New procedure cures teen's 2-year headache - WALB.com, South Georgia News, Weather, Sports

New procedure cures teen's 2-year headache

Blair Rowand explains headaches. (Source: NBC) Blair Rowand explains headaches. (Source: NBC)

(NBC) - Ninth grader Blair Rowand was sitting in class when a debilitating two-year-long headache suddenly set in.

"The worst pain I've ever been in," she recalled.

She took pain relievers and tried to sleep it off, but it did not go away. The pain lasted for days, which turned into months, then years.

"As we started to go to doctors, all of a sudden they started looking at, 'Let's check your eyes. Is it a brain tumor?'" said Mike Rowand, Blair's father. "They put her in the hospital and did a spinal tap and did MRIs."

Blair visited different doctors who tested her for all sorts of problems, but no one could find a diagnosis and the pain continued.

It was taking a toll on her life.

"I didn't do anything else but sleep," she said. "I couldn't drive a car because everything was a distraction or like my mind couldn't focus on anything."

After two years of suffering, doctors told her she would be forced to live with the pain for the rest of her life.

Then plastic surgeon Dr. Ivan Ducic at Georgetown University Hospital came into the picture. He was performing a new surgery that was curing chronic headaches.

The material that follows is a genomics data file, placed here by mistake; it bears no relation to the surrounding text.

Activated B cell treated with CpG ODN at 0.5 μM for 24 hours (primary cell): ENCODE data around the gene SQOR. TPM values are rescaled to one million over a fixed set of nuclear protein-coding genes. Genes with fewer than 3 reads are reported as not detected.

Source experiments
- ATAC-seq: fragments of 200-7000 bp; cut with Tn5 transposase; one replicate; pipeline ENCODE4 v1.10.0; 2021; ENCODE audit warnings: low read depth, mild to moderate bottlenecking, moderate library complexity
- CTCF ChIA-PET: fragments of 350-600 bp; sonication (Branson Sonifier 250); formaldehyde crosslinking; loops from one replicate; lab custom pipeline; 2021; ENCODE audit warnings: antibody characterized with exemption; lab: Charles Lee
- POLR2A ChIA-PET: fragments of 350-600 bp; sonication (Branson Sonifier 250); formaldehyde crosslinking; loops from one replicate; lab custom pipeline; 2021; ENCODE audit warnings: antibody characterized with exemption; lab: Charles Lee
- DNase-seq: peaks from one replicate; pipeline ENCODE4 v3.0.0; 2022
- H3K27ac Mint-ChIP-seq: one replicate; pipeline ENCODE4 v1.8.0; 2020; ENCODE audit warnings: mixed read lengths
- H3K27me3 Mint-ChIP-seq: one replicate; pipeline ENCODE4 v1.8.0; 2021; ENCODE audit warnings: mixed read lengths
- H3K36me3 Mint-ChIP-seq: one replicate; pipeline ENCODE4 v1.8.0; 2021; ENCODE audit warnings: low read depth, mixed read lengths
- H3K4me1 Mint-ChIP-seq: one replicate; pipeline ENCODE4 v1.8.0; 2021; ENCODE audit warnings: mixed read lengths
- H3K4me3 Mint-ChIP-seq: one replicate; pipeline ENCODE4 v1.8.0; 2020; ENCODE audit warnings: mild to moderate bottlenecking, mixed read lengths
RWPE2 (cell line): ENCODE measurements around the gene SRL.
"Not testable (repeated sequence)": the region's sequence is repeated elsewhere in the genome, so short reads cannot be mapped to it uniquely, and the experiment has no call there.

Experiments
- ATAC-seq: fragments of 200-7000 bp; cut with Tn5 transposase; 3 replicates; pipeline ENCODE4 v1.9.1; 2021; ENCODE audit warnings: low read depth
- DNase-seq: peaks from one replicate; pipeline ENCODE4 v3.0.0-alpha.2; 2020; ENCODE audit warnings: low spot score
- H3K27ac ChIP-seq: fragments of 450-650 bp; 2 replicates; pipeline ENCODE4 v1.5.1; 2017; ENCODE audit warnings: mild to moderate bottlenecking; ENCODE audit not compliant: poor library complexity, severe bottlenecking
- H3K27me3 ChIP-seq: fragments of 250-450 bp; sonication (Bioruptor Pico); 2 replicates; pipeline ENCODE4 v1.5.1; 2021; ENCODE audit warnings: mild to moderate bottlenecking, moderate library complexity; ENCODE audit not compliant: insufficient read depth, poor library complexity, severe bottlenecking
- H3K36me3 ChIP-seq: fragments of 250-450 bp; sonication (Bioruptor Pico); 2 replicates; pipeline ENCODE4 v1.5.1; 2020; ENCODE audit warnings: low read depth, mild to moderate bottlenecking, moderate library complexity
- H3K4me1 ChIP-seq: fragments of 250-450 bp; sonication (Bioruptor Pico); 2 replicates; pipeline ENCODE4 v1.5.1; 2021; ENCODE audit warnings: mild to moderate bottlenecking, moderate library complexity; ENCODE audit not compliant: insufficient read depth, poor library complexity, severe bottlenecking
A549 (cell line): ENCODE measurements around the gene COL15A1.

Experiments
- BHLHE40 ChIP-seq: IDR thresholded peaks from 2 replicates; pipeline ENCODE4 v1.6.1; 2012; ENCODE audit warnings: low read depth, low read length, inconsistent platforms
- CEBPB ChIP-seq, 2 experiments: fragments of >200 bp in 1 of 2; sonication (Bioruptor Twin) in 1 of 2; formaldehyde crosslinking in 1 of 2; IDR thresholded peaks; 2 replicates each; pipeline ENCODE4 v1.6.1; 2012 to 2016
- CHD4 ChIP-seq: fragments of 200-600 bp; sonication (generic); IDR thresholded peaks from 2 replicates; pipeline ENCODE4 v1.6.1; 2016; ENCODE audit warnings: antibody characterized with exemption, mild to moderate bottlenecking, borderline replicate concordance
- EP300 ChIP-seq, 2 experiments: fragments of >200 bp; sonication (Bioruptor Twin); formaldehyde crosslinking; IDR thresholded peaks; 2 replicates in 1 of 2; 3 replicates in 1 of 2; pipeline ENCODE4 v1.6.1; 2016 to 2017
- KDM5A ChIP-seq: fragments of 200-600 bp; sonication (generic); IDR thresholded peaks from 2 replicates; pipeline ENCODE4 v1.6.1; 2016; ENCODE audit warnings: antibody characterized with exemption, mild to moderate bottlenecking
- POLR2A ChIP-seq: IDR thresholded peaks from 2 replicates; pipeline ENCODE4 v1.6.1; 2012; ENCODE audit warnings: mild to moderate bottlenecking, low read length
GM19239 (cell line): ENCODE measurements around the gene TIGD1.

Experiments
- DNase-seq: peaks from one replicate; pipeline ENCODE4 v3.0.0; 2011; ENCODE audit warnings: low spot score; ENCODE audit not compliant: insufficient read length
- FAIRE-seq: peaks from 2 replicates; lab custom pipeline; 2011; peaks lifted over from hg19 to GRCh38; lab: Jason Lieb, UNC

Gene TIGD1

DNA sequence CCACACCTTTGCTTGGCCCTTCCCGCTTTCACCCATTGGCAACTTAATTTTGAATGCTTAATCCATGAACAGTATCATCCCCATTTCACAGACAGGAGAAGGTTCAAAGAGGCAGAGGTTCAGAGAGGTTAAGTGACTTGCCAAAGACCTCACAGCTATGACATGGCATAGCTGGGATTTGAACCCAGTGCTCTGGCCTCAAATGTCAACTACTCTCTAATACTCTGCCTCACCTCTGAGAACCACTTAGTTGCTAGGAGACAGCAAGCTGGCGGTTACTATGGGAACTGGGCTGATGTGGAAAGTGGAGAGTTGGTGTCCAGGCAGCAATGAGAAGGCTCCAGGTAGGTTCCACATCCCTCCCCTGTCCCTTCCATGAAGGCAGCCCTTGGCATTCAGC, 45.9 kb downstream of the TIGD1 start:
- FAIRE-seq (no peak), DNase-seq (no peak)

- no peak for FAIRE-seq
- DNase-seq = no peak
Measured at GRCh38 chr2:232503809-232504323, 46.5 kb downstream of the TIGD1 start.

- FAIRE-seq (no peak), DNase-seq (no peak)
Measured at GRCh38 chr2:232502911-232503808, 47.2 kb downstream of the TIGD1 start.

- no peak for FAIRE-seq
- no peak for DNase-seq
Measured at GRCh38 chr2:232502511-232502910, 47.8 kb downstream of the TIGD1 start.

Ducic examined Blair's head and found tender areas in the back of her neck that he believed were compressed nerves, causing her headache.

"She had a pinched nerve in the back of her head called occipital nerves and a condition then is termed as occipital neuralgia," Ducic explained.

Ducic said surgery could decompress those nerves, alleviating her pain.

"You find the pinching point around the nerves, either in the muscle or tight tunnel or vessel," Ducic added. "You separate away from the nerve, like you unroot the nerve from anything sitting on it, pinching it."

Ducic said the surgery has an 80 percent success rate.

She underwent surgery last spring.

Blair said she felt relief as soon as she came out of surgery and the pain has not returned since.

"I enjoy school now and I like the fact that I actually get to go," she said. "I just spend time with all the people that I can because I've got two years to make up for."

Ducic said he believes there could be a lot of people suffering from this condition and they have no idea.

To be eligible for surgery, patients must have been suffering from headaches for at least six months. They should already be under the care of a headache or pain specialist.

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